|Topics||Blood Cells, Blood Flow, Blood Transfer, Capillaries, Pulmonary Artery & Vein|
Blood is created in bone marrow and is made up of cells suspended in liquid plasma. Red blood cells carry oxygen, white blood cells fight infection, and platelets are cell fragments that allow blood to clot.
To provide oxygen to the body, blood flows through the heart in a path formed by the right atrium → right ventricle → lungs → left atrium → left ventricle → body. When blood enters the right side of the heart it is deoxygenated. It enters the left side of the heart oxygenated after traveling to the lungs.
Blood transfer is limited by the type and Rh factor of the blood. Someone who has Rh-factor negative blood cannot receive blood with a positive type but a person with Rh-factor positive type blood can receive Rh-negative blood. Type O negative blood is the universal donor because it can be given to a person with any blood type. Type AB positive is the universal recipient meaning someone with this blood type can receive any other type of blood.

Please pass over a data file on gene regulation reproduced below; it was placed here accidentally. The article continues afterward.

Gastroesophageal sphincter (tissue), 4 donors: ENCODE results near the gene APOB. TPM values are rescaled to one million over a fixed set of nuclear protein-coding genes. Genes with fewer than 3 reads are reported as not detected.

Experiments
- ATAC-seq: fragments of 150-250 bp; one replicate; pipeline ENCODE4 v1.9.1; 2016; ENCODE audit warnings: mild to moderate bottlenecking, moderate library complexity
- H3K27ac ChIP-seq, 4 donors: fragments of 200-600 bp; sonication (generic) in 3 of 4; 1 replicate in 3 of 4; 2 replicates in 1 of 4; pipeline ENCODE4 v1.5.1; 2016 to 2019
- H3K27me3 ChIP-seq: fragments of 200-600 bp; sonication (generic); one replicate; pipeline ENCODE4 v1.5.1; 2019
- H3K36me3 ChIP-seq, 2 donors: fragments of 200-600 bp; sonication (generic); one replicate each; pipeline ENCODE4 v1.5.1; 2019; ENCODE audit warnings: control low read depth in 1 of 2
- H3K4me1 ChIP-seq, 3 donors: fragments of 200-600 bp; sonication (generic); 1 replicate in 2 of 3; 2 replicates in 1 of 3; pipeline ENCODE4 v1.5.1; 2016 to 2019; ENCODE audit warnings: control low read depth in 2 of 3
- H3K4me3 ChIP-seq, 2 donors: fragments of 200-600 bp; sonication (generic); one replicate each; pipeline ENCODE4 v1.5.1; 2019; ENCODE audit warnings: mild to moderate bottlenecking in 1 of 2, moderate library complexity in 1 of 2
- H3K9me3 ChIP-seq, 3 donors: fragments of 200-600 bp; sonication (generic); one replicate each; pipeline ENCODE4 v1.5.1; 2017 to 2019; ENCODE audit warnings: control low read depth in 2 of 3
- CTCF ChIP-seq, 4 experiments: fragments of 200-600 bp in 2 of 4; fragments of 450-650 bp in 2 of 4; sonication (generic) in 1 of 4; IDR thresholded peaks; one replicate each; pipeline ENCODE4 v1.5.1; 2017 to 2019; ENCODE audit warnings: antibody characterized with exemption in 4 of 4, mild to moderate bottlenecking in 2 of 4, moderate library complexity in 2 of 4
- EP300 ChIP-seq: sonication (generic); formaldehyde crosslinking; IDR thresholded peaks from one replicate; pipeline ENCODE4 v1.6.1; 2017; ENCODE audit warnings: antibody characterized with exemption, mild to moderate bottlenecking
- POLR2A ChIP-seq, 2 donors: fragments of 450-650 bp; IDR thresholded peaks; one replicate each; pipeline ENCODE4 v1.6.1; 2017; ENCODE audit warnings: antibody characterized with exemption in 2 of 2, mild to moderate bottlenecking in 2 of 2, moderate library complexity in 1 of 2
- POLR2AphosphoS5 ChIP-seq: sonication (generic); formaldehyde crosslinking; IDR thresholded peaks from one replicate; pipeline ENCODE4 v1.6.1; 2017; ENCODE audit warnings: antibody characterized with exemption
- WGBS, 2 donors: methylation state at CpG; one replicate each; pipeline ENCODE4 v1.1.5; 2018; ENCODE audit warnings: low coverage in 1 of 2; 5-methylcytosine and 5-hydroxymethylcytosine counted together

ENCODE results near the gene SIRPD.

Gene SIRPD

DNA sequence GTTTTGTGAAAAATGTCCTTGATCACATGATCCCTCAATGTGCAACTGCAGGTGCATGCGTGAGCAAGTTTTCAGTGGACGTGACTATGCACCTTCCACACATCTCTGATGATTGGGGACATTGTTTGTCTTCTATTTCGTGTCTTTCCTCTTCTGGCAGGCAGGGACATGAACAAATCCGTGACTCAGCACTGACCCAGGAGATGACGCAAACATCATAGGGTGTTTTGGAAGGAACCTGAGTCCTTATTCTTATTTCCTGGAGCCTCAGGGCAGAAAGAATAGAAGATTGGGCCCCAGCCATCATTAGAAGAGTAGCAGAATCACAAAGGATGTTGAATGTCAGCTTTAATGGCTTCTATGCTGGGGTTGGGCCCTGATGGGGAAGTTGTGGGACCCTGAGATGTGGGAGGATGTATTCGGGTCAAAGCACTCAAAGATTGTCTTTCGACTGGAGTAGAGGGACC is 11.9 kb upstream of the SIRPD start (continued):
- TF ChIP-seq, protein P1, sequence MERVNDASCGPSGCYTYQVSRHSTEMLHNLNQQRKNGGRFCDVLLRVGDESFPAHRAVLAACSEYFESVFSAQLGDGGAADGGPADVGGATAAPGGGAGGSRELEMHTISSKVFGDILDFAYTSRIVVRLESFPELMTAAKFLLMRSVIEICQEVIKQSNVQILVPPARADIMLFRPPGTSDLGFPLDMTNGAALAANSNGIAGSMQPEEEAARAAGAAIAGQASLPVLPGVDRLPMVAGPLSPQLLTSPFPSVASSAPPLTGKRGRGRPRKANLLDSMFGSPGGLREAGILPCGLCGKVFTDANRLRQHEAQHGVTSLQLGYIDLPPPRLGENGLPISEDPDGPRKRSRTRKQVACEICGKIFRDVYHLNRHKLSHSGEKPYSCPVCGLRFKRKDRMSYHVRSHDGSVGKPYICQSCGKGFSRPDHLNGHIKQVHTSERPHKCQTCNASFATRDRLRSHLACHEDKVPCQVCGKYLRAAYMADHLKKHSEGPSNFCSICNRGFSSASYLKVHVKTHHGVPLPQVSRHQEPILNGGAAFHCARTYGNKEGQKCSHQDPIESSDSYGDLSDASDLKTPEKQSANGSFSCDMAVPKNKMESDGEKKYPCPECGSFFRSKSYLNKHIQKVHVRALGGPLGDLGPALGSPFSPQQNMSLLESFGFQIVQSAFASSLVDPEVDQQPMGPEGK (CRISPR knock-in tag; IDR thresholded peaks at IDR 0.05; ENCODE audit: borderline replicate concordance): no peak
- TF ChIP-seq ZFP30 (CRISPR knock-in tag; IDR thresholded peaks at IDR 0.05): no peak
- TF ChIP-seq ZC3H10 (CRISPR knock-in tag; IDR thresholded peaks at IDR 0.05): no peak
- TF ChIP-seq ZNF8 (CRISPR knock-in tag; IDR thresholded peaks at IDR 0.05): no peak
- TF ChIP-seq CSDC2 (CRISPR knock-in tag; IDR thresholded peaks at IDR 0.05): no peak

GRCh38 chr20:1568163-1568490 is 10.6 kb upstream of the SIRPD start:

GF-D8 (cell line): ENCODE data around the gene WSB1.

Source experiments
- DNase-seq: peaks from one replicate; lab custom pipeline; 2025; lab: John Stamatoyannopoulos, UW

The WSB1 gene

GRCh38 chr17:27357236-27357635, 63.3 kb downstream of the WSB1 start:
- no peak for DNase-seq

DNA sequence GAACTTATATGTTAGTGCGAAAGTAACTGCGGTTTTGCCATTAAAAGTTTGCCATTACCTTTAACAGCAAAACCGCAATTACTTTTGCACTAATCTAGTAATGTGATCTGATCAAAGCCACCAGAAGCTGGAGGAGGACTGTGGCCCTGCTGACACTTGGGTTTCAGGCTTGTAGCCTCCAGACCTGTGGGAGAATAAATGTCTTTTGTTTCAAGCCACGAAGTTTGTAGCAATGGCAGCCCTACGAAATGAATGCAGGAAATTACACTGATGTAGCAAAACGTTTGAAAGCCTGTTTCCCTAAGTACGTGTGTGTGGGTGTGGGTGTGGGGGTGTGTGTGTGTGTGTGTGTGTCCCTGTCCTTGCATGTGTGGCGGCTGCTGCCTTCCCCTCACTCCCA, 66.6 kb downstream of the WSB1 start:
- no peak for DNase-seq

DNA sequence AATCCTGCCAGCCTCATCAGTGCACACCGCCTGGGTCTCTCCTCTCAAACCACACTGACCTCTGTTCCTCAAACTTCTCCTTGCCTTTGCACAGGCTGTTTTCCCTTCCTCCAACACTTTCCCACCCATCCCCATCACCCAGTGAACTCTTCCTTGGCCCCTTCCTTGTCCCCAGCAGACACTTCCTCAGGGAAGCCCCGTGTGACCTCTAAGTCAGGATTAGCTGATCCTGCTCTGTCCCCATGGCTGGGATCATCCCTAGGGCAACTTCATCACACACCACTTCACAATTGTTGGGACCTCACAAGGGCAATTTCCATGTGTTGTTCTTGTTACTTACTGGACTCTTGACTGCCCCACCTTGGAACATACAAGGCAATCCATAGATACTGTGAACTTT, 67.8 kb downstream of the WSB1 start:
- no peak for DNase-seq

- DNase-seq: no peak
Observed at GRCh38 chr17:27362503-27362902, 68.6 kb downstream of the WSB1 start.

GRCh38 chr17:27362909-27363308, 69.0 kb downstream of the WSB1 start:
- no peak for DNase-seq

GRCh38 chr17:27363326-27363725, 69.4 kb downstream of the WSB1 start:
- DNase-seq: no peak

Capillaries are small thin-walled vessels that permit the exchange of oxygen, carbon dioxide, nutrients, and waste between blood and the body's cells. This process of exchange is called diffusion.
The two largest veins in the body, the venae cavae, pass blood to the right ventricle which pumps the blood to the lungs through the pulmonary artery. Blood picks up oxygen in the lungs and returns it to the left atrium via the pulmonary vein.